Indeed, this ignorance (or selective acknowledgement) of marijuana’s properties makes it a very insidious drug, in the words of Mayo Clinic Proceedings. While more infamous drugs like cocaine and heroin have immediate and noticeable effects (including a high possibility of creating an instantaneous dependence), such a phenomenon does not exist with marijuana. There is only a small chance that a person taking their first hit of marijuana will become addicted. This creates the impression that the drug can be repeatedly consumed with safety.

Even though many teenagers believe that marijuana is a “safe drug,” a review of studies on the teenage brain have found that this perception is scientifically inaccurate. The developing teenage brain is particularly susceptible to the more addictive effects of cannabis as well as other long-term negative effects.

While noting that only one in four teenage users of marijuana will go on to develop an addictive relationship with the substance, researchers nonetheless sounded the alarm that the scientific data makes clear: “Cannabis is not harmless to the adolescent brain,” especially to brains that are vulnerable to genetic, psychological, and/or environmental risk factors vis-a-vis mental health conditions and a likelihood of substance abuse.

College Students and Marijuana

To this point, “more and more college students are trying pot,” according to a study published by the University of Michigan. Freed from the supervisory eyes of parents and encouraged by peers, college campuses have long struggled with how to rein in potentially harmful behavior by those in their early 20s. Alcohol has always been the biggest source of concern, but because of marijuana legalization campaigns and shifting law enforcement priorities, “levels of first-time marijuana use among college students are at a 30-year high.”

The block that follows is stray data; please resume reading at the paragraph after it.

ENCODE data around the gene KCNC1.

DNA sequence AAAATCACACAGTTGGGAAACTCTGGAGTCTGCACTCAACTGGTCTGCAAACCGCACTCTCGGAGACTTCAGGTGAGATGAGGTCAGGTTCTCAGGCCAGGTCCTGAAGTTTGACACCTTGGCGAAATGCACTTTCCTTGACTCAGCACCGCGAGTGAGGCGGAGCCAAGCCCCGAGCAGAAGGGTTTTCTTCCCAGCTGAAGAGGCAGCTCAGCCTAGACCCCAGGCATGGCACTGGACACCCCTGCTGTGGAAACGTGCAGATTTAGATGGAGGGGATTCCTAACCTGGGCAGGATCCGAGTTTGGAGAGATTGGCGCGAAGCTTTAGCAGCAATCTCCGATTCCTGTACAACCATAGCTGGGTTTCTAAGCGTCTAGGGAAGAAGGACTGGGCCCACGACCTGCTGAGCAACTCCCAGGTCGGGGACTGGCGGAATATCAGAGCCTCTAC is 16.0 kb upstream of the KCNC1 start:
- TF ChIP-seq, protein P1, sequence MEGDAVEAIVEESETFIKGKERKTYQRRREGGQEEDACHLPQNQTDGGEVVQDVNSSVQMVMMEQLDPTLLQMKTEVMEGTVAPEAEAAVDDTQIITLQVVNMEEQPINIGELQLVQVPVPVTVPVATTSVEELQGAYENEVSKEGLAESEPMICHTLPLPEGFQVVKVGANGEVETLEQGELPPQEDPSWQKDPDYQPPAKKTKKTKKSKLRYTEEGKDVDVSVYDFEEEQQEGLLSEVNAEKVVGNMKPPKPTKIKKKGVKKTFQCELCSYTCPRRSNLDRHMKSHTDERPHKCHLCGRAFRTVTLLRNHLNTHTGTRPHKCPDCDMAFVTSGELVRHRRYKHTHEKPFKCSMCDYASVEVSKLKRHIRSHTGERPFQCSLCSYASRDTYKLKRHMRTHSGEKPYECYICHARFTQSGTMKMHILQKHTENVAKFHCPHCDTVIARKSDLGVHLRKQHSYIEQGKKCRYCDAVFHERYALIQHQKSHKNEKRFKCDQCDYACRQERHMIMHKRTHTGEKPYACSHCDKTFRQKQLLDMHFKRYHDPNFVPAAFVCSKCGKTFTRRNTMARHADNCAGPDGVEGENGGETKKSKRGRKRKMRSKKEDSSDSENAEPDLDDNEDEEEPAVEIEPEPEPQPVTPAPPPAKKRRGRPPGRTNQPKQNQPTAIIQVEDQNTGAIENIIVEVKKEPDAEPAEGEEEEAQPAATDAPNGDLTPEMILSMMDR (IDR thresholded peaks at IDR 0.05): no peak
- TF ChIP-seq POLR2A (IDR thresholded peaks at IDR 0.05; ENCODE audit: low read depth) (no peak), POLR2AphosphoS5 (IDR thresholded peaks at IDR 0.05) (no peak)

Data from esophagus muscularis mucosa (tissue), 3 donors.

The study author notes that people (both within and outside college campuses) look at marijuana like they do alcohol: as a recreational substance without notable and immediate harm.

Marijuana Addiction

But the concerns shared by APA, NIDA, and SAMHSA (among many other public health organizations) raise the question: How dangerous and addictive is marijuana? SAMHSA provided one answer in 2010, reporting that 9 percent of the people who smoke marijuana risk developing an addiction to it. The constant exposure to THC, combined with other factors (such as a genetic disposition toward substance abuse or mental health conditions, as well as environmental scenarios like stress and easy access to marijuana) could mean that those 9 percent of people develop an unhealthy psychological dependence on marijuana. Compulsive consumption of marijuana might fall in line with behaviors exhibited by people with some form of substance use disorder:

  • Inability to feel pleasure by any other means (except for smoking marijuana)
  • Going to extreme lengths to obtain more marijuana, including theft of money and/or marijuana itself
  • Persisting with marijuana use even as other areas of life suffer (e.g., poor grades, declining work performance, or lack of interest in hobbies and activities)
  • Experiencing difficulty with thinking or moods if marijuana intake is stopped